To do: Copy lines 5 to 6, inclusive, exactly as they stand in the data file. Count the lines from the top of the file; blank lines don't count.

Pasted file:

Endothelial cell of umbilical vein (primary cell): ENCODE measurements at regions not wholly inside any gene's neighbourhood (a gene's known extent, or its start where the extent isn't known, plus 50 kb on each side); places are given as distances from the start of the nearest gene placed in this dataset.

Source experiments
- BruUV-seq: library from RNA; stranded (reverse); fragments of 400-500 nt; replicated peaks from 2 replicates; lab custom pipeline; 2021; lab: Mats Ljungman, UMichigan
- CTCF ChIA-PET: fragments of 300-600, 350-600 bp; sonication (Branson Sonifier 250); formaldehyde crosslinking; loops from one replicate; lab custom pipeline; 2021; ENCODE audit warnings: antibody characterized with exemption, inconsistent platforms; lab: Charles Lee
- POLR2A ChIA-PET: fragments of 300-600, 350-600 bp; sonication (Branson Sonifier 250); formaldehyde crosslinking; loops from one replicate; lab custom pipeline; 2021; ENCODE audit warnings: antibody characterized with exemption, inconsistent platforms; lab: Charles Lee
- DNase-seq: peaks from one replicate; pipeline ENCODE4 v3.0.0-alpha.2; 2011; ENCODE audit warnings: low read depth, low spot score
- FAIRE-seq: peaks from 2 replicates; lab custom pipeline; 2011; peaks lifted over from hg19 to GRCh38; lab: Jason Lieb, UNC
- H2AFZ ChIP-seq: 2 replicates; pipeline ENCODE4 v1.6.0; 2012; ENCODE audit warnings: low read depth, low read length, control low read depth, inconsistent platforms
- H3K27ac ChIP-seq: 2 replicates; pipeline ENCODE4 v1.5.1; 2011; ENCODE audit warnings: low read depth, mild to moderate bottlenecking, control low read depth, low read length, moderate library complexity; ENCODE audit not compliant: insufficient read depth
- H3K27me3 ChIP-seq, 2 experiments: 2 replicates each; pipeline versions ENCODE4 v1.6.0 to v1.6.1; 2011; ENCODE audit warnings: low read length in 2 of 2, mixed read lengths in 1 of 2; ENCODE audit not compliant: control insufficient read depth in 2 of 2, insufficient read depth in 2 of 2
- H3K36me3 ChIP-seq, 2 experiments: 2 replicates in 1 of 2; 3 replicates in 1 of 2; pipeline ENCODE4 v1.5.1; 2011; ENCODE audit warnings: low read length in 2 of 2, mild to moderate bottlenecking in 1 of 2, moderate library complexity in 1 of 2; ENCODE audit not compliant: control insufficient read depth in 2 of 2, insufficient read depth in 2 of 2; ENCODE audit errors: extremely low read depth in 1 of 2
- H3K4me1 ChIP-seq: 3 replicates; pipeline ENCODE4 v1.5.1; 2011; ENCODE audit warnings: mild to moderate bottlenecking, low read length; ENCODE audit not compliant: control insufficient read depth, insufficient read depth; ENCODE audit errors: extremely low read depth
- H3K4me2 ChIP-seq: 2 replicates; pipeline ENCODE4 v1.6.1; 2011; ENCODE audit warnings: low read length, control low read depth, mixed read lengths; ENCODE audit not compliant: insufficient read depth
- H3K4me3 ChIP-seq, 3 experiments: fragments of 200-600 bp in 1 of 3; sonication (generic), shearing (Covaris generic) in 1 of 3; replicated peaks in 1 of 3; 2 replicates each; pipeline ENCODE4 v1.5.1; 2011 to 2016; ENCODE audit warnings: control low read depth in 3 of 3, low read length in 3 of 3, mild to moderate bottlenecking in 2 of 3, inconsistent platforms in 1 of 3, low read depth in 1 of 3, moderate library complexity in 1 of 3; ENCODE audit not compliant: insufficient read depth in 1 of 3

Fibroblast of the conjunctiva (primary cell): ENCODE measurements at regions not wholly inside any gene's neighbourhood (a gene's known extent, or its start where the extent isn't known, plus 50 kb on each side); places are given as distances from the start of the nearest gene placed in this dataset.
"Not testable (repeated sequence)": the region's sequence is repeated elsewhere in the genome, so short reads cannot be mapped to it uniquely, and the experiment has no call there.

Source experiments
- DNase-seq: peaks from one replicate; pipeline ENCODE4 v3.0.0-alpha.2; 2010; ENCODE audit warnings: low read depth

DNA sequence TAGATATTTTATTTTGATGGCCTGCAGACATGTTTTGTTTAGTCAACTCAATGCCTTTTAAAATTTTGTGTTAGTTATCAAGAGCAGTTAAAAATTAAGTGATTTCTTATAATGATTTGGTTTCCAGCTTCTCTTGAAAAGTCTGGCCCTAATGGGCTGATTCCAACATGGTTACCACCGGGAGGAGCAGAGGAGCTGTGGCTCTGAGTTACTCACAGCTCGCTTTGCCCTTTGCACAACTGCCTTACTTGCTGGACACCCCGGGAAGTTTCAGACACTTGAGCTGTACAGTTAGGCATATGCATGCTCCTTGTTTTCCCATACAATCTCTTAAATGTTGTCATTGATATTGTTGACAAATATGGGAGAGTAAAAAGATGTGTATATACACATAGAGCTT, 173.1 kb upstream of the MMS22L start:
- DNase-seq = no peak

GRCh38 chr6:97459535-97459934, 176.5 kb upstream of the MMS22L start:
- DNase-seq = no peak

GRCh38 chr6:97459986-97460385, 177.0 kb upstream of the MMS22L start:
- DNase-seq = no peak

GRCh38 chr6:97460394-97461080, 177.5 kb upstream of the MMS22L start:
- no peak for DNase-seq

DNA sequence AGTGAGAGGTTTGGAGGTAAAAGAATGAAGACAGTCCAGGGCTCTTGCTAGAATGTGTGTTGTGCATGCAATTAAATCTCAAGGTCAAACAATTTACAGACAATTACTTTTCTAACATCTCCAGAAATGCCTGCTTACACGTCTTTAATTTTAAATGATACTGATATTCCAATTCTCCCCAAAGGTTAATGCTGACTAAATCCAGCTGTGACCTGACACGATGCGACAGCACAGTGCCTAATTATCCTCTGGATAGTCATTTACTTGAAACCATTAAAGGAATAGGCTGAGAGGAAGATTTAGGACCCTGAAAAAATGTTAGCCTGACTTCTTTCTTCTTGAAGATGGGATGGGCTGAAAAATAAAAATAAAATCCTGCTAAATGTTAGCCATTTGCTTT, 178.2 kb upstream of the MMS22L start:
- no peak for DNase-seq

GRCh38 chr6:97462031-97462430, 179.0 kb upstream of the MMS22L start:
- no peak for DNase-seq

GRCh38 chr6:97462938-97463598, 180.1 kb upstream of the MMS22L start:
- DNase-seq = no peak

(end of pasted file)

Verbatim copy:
- POLR2A ChIA-PET: fragments of 300-600, 350-600 bp; sonication (Branson Sonifier 250); formaldehyde crosslinking; loops from one replicate; lab custom pipeline; 2021; ENCODE audit warnings: antibody characterized with exemption, inconsistent platforms; lab: Charles Lee
- DNase-seq: peaks from one replicate; pipeline ENCODE4 v3.0.0-alpha.2; 2011; ENCODE audit warnings: low read depth, low spot score